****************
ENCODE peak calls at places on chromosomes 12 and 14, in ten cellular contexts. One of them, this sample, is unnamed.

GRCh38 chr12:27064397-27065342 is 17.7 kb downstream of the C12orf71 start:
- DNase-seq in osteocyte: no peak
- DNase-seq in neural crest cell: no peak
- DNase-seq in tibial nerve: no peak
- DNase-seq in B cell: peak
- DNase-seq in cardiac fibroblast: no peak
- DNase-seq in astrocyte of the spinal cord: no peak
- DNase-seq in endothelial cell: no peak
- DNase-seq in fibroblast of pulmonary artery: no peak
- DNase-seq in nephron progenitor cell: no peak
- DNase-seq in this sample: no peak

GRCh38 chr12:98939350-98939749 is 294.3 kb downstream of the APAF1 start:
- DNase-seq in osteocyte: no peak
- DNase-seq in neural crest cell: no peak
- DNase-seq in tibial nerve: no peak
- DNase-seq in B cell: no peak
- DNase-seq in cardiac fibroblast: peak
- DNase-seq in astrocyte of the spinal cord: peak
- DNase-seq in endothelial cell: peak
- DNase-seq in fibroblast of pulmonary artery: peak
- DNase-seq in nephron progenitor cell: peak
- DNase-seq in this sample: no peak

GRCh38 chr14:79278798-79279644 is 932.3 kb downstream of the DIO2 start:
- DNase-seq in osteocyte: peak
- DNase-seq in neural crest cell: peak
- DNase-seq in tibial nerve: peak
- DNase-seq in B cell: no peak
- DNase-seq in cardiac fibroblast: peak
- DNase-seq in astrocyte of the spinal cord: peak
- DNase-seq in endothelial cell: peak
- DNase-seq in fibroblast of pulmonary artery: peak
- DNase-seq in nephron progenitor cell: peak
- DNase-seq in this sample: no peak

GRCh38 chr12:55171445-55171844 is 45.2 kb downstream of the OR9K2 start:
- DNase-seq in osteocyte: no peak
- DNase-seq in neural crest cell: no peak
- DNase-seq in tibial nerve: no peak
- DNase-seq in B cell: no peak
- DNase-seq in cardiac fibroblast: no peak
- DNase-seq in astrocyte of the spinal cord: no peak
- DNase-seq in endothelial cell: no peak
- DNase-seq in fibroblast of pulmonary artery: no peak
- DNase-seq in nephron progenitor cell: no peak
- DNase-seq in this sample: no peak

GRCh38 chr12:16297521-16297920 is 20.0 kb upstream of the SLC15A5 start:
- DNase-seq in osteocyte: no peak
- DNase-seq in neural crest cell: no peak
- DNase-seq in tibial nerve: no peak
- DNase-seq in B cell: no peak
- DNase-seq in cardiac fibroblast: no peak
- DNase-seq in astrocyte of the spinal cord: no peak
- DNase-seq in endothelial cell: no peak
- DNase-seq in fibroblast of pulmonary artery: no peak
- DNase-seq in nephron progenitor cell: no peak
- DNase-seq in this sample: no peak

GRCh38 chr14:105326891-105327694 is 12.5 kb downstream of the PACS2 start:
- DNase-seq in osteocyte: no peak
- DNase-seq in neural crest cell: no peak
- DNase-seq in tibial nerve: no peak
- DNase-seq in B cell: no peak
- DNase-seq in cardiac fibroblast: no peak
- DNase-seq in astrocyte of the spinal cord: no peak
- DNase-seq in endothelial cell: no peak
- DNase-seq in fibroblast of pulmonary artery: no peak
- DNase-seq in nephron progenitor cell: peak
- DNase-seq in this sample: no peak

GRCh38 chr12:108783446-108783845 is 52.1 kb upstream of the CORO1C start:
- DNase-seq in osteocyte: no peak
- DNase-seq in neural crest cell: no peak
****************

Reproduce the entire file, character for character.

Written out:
ENCODE peak calls at places on chromosomes 12 and 14, in ten cellular contexts. One of them, this sample, is unnamed.

GRCh38 chr12:27064397-27065342 is 17.7 kb downstream of the C12orf71 start:
- DNase-seq in osteocyte: no peak
- DNase-seq in neural crest cell: no peak
- DNase-seq in tibial nerve: no peak
- DNase-seq in B cell: peak
- DNase-seq in cardiac fibroblast: no peak
- DNase-seq in astrocyte of the spinal cord: no peak
- DNase-seq in endothelial cell: no peak
- DNase-seq in fibroblast of pulmonary artery: no peak
- DNase-seq in nephron progenitor cell: no peak
- DNase-seq in this sample: no peak

GRCh38 chr12:98939350-98939749 is 294.3 kb downstream of the APAF1 start:
- DNase-seq in osteocyte: no peak
- DNase-seq in neural crest cell: no peak
- DNase-seq in tibial nerve: no peak
- DNase-seq in B cell: no peak
- DNase-seq in cardiac fibroblast: peak
- DNase-seq in astrocyte of the spinal cord: peak
- DNase-seq in endothelial cell: peak
- DNase-seq in fibroblast of pulmonary artery: peak
- DNase-seq in nephron progenitor cell: peak
- DNase-seq in this sample: no peak

GRCh38 chr14:79278798-79279644 is 932.3 kb downstream of the DIO2 start:
- DNase-seq in osteocyte: peak
- DNase-seq in neural crest cell: peak
- DNase-seq in tibial nerve: peak
- DNase-seq in B cell: no peak
- DNase-seq in cardiac fibroblast: peak
- DNase-seq in astrocyte of the spinal cord: peak
- DNase-seq in endothelial cell: peak
- DNase-seq in fibroblast of pulmonary artery: peak
- DNase-seq in nephron progenitor cell: peak
- DNase-seq in this sample: no peak

GRCh38 chr12:55171445-55171844 is 45.2 kb downstream of the OR9K2 start:
- DNase-seq in osteocyte: no peak
- DNase-seq in neural crest cell: no peak
- DNase-seq in tibial nerve: no peak
- DNase-seq in B cell: no peak
- DNase-seq in cardiac fibroblast: no peak
- DNase-seq in astrocyte of the spinal cord: no peak
- DNase-seq in endothelial cell: no peak
- DNase-seq in fibroblast of pulmonary artery: no peak
- DNase-seq in nephron progenitor cell: no peak
- DNase-seq in this sample: no peak

GRCh38 chr12:16297521-16297920 is 20.0 kb upstream of the SLC15A5 start:
- DNase-seq in osteocyte: no peak
- DNase-seq in neural crest cell: no peak
- DNase-seq in tibial nerve: no peak
- DNase-seq in B cell: no peak
- DNase-seq in cardiac fibroblast: no peak
- DNase-seq in astrocyte of the spinal cord: no peak
- DNase-seq in endothelial cell: no peak
- DNase-seq in fibroblast of pulmonary artery: no peak
- DNase-seq in nephron progenitor cell: no peak
- DNase-seq in this sample: no peak

GRCh38 chr14:105326891-105327694 is 12.5 kb downstream of the PACS2 start:
- DNase-seq in osteocyte: no peak
- DNase-seq in neural crest cell: no peak
- DNase-seq in tibial nerve: no peak
- DNase-seq in B cell: no peak
- DNase-seq in cardiac fibroblast: no peak
- DNase-seq in astrocyte of the spinal cord: no peak
- DNase-seq in endothelial cell: no peak
- DNase-seq in fibroblast of pulmonary artery: no peak
- DNase-seq in nephron progenitor cell: peak
- DNase-seq in this sample: no peak

GRCh38 chr12:108783446-108783845 is 52.1 kb upstream of the CORO1C start:
- DNase-seq in osteocyte: no peak
- DNase-seq in neural crest cell: no peak